Devagana, Deva-gana, Devagaṇa: 13 definitions

Introduction:

Devagana means something in Hinduism, Sanskrit, Buddhism, Pali, Marathi. If you want to know the exact meaning, history, etymology or English translation of this term then check out the descriptions on this page. Add your comment or reference to a book if you want to contribute to this summary article.

In Hinduism

Purana and Itihasa (epic history)

[«previous next»] — Devagana in Purana glossary
Source: archive.org: Puranic Encyclopedia

Devagaṇa (देवगण).—See Manvantara.

Source: Cologne Digital Sanskrit Dictionaries: The Purana Index

Devagaṇa (देवगण).—Thirty-three in number.*

  • * Vāyu-purāṇa 66. 80.
Purana book cover
context information

The Purana (पुराण, purāṇas) refers to Sanskrit literature preserving ancient India’s vast cultural history, including historical legends, religious ceremonies, various arts and sciences. The eighteen mahapuranas total over 400,000 shlokas (metrical couplets) and date to at least several centuries BCE.

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Languages of India and abroad

Pali-English dictionary

[«previous next»] — Devagana in Pali glossary
Source: BuddhaSasana: Concise Pali-English Dictionary

devagaṇa : (m.) a troop of gods.

Source: Sutta: The Pali Text Society's Pali-English Dictionary

Devagaṇa refers to: a troop of gods J.I, 203; DhA.III, 441;

Note: devagaṇa is a Pali compound consisting of the words deva and gaṇa.

Pali book cover
context information

Pali is the language of the Tipiṭaka, which is the sacred canon of Theravāda Buddhism and contains much of the Buddha’s speech. Closeley related to Sanskrit, both languages are used interchangeably between religions.

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Marathi-English dictionary

Source: DDSA: The Molesworth Marathi and English Dictionary

dēvagaṇa (देवगण).—m (S) See this explained under manuṣyagaṇa.

Source: DDSA: The Aryabhusan school dictionary, Marathi-English

dēvagaṇa (देवगण).—m See this explained under manuṣyagaṇa.

context information

Marathi is an Indo-European language having over 70 million native speakers people in (predominantly) Maharashtra India. Marathi, like many other Indo-Aryan languages, evolved from early forms of Prakrit, which itself is a subset of Sanskrit, one of the most ancient languages of the world.

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Sanskrit dictionary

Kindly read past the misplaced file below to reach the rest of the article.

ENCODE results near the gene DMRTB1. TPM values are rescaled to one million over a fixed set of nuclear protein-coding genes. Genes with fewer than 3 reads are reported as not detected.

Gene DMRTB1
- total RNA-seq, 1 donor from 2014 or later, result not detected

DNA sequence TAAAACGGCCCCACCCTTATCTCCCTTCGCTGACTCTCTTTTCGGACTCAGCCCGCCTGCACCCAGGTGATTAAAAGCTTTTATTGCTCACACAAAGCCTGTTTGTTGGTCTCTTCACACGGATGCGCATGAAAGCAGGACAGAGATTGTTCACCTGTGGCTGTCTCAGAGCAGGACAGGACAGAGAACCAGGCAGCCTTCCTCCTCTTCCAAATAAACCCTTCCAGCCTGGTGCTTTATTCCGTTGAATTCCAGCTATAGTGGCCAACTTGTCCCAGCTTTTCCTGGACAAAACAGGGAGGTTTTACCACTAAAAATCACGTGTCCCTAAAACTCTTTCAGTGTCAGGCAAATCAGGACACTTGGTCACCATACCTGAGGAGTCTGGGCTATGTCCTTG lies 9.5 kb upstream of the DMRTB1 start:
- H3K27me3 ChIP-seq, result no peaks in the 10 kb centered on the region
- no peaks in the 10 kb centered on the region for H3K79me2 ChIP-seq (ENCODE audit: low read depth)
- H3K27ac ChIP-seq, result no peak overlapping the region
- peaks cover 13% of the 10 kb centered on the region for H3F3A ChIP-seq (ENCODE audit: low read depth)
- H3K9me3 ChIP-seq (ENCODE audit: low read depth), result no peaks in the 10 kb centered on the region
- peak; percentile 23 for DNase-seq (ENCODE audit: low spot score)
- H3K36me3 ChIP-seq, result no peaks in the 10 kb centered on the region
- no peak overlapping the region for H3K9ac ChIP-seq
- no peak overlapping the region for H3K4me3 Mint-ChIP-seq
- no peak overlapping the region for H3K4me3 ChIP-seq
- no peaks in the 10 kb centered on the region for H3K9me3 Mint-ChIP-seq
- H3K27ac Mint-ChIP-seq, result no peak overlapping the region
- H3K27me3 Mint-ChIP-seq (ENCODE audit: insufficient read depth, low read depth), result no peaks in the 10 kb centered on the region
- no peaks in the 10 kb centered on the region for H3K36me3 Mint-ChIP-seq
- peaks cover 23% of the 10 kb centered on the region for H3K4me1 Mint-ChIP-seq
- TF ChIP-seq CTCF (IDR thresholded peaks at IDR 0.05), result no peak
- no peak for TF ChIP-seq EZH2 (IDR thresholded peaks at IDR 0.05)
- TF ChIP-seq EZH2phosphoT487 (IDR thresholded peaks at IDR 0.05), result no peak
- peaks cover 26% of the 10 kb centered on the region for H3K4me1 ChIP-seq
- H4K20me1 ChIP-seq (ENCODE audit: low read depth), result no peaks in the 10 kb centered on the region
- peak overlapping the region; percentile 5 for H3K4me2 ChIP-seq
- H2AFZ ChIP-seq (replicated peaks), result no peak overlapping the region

Source: DDSA: The practical Sanskrit-English dictionary

Devagaṇa (देवगण).—a class of gods.

Derivable forms: devagaṇaḥ (देवगणः).

Devagaṇa is a Sanskrit compound consisting of the terms deva and gaṇa (गण).

Source: Cologne Digital Sanskrit Dictionaries: Cappeller Sanskrit-English Dictionary

Devagaṇa (देवगण).—[masculine] a troop or class of gods.

Source: Cologne Digital Sanskrit Dictionaries: Aufrecht Catalogus Catalogorum

Devagaṇa (देवगण) as mentioned in Aufrecht’s Catalogus Catalogorum:—devagaṇa, father of Yaśodhara, father of Bhadreśvara, father of Surapāla q. v.

Source: Cologne Digital Sanskrit Dictionaries: Monier-Williams Sanskrit-English Dictionary

Devagaṇa (देवगण):—[=deva-gaṇa] [from deva] m. a troop or class of gods, [Vājasaneyi-saṃhitā; Mahābhārata] etc.

[Sanskrit to German]

Devagana in German

context information

Sanskrit, also spelled संस्कृतम् (saṃskṛtam), is an ancient language of India commonly seen as the grandmother of the Indo-European language family (even English!). Closely allied with Prakrit and Pali, Sanskrit is more exhaustive in both grammar and terms and has the most extensive collection of literature in the world, greatly surpassing its sister-languages Greek and Latin.

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Kannada-English dictionary

Source: Alar: Kannada-English corpus

Dēvagaṇa (ದೇವಗಣ):—

1) [noun] a class or troop of gods.

2) [noun] (astrol.) one of the three class of human beings classified based on their birth-stars (considered while matching the horoscopes of a girl and a boy before their marriage).

context information

Kannada is a Dravidian language (as opposed to the Indo-European language family) mainly spoken in the southwestern region of India.

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